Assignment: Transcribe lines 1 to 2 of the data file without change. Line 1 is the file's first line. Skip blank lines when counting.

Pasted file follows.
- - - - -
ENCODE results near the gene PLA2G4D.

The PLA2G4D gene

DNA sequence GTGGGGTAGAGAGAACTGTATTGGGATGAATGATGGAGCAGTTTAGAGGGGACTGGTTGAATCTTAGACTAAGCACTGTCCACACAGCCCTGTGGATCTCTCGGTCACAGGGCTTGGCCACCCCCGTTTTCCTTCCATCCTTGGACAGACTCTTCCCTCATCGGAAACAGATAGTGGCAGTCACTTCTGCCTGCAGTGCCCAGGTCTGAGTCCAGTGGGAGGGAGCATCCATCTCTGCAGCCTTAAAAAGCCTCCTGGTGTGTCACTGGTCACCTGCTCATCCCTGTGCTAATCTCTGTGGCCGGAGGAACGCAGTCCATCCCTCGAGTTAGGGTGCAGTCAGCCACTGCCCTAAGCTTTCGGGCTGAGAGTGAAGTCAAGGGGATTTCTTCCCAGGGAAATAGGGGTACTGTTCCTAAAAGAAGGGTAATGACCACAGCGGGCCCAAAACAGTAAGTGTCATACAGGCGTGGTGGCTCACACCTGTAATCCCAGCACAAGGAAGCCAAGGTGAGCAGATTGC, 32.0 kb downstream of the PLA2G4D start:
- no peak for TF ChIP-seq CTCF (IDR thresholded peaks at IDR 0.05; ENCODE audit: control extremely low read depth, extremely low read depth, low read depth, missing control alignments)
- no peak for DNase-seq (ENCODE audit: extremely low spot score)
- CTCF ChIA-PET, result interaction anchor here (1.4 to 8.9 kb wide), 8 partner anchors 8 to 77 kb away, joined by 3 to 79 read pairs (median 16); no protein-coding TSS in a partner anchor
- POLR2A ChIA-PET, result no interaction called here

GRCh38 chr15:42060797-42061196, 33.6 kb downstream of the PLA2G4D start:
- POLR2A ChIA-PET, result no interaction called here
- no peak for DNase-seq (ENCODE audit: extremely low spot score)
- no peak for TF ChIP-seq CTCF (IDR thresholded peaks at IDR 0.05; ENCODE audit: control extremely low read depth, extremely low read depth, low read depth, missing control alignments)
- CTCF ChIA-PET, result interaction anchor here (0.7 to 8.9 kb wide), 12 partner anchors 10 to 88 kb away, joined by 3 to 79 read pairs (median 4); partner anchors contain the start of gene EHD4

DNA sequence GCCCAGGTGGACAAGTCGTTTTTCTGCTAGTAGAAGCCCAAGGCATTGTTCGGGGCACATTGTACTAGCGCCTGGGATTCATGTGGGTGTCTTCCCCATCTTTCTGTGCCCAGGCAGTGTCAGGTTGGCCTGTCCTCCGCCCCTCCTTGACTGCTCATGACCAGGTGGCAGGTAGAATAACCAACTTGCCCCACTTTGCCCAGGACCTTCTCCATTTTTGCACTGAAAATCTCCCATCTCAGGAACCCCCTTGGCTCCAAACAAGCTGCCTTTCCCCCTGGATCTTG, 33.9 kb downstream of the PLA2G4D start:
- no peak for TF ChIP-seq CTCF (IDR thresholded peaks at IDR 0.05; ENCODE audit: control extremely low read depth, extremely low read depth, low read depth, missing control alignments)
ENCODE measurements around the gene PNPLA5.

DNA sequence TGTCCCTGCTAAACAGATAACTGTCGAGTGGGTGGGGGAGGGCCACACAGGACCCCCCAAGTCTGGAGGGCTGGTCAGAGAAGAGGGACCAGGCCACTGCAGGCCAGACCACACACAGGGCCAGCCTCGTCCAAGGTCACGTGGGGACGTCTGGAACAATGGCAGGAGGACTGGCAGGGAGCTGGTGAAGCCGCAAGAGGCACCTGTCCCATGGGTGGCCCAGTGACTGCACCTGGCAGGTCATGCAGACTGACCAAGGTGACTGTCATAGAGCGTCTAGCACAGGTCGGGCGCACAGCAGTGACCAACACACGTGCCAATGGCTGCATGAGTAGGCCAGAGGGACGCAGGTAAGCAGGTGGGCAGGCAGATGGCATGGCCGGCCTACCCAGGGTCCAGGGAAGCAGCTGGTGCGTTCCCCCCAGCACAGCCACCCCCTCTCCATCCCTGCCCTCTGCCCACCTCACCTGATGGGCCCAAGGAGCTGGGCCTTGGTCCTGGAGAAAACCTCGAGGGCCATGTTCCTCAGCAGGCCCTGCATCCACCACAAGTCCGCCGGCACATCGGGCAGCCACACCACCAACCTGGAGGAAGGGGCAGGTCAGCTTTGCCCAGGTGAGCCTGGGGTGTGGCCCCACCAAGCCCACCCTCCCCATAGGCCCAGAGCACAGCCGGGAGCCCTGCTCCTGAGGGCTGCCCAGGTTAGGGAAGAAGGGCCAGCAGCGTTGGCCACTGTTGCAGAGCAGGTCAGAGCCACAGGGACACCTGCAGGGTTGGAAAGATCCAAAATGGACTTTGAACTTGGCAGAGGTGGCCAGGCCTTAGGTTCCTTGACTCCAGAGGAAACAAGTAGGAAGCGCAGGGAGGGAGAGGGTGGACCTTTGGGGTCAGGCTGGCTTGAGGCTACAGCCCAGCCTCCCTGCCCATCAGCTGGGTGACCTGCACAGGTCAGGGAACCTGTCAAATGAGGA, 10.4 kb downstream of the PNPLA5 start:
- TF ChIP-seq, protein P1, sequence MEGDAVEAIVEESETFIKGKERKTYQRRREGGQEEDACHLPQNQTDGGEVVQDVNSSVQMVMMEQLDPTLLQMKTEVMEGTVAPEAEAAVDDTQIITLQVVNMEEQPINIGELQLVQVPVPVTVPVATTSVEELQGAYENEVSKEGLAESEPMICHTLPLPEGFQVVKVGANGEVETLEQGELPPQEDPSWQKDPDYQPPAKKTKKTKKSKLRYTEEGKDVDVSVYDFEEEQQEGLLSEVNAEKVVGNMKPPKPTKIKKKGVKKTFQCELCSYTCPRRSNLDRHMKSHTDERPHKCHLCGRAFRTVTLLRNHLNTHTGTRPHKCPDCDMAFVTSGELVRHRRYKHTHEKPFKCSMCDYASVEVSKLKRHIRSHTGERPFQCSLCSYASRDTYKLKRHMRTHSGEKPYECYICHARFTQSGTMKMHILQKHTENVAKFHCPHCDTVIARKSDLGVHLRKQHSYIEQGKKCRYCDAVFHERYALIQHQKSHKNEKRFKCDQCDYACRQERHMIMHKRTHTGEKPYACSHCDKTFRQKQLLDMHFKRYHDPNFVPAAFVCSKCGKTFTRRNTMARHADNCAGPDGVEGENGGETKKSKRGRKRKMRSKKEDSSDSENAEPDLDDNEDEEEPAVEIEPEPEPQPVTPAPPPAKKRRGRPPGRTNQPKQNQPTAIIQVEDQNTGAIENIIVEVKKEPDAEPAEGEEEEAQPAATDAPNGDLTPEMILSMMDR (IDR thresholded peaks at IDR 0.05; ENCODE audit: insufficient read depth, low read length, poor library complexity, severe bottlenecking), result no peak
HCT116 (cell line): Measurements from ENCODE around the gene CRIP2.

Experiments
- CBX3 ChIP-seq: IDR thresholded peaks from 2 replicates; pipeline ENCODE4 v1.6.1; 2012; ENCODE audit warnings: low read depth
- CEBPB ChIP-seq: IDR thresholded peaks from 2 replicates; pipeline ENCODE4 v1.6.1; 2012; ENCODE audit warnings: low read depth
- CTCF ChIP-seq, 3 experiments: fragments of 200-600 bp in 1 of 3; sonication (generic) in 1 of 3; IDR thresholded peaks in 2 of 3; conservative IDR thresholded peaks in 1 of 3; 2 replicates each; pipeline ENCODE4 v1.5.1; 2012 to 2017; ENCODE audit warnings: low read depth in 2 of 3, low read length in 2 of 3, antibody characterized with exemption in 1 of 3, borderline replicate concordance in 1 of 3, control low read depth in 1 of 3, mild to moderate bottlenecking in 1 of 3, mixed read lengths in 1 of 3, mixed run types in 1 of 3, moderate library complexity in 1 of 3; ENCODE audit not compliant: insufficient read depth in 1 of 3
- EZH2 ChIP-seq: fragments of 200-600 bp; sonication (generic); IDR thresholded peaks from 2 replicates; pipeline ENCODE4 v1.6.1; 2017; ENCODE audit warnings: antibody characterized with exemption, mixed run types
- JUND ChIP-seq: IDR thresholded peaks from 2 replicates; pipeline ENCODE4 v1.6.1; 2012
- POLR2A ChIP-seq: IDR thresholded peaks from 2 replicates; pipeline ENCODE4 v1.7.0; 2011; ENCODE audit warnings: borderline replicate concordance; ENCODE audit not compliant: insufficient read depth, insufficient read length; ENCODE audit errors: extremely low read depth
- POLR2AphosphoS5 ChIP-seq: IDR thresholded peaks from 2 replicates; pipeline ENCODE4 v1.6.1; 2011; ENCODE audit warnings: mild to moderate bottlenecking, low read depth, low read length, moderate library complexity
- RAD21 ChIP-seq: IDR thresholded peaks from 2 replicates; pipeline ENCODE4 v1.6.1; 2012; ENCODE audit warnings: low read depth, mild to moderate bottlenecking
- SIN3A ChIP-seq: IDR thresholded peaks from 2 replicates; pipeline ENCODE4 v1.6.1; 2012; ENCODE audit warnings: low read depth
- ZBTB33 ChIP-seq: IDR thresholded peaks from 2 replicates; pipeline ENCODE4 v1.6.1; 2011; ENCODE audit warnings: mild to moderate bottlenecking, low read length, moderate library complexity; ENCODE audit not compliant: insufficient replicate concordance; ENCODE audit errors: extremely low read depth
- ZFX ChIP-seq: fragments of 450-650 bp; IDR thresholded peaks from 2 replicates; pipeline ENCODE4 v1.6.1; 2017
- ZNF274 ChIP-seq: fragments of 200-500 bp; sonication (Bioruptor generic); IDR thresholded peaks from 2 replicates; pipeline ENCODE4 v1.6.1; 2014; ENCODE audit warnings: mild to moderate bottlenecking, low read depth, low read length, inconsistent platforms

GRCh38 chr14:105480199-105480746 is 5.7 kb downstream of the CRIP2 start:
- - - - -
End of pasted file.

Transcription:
ENCODE results near the gene PLA2G4D.

The PLA2G4D gene